thirst for vengeance, I still feel that sensation when I see
that flick about the New York City.
There have been other notable New York films,
like Teenage Mutant Ninja Turtles Part 2 – The
Secret Of The Ooze, or Hercules In New York,
or New York, New York, or New York Ripper, but
ain’t no motherfucker ever made it seem so
Incidentally, the crew supplied their own
bench for the couple to sit on, since there
weren’t actually any benches in the area.
Manhattan also has the best opening five minutes in all of cinema,
when Woody narrates passages from his work-in-progress novel as we
see shots of the city and hear Gershwin’s spellbindingly evocative
Rhapsody In Blue.
Granted, Takeshi Miike managed to cram lap dancers, a suicide, a
fella getting shot in the guts and covering the floor in pasta and
intestines, and a shoot-out into the first five minutes of Dead Or
Alive, but still, I think Woody’s got the Upper Hand, or the Who’s
The Boss, which was, I believe, the American version.
Other favourite Woody moments include the brief shot of Woody
walking horizontally along hospital walls in Zelig; the scenes in
Everyone Says I Love You when he fools Julia Roberts into thinking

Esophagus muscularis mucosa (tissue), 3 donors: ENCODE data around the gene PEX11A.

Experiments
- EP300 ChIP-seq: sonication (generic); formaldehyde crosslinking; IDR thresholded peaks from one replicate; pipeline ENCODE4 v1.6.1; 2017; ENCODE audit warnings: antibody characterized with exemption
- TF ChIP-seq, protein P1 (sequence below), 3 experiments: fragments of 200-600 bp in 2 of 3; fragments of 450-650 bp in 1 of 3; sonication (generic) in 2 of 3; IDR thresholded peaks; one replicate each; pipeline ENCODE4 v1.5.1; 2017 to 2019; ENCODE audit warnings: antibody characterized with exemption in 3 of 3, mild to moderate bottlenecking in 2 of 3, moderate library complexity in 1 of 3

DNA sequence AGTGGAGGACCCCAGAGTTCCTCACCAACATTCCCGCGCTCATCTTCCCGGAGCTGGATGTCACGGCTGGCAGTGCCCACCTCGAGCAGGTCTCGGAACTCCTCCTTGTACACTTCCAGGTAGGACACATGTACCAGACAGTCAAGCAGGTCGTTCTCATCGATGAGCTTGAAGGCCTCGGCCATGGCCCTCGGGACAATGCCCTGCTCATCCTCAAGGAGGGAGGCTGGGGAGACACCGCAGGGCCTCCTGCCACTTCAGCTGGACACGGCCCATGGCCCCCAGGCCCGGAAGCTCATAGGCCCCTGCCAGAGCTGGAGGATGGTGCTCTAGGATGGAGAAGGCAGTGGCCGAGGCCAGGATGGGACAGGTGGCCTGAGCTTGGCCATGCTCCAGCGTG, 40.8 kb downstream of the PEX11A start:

he’s her soul-mate when really he’s just been getting his daughter
to listen in on the big-lipped lass’s therapy sessions; the bit in
Hannah And Her Sisters when he’s about to shoot himself but sweats
so much with anxiety that the gun slides off his forehead and
blows a hole in the wall; the extended skit in Deconstructing
Harry wherein Robin Williams goes out-of-focus for a time.
Deconstructing Harry also features one of The Duke’s favourite
Woody is trying to convince frustrated wife Kirstie Allie that he
hasn’t been unfaithful. “I swear to God!” he protests.
“You’re an atheist, Harry.”
“Hey, we’re alone in the universe, you gonna blame that on me too?”
Recent Woody output has been worryingly slight, from the uneven
Small Time Crooks to The Curse Of The Jade Scorpion which, whilst
blessed with a cut-throat wit, failed to leave any serious lasting
Anything Else, with The Fella What Sexed A Pastry and Wednesday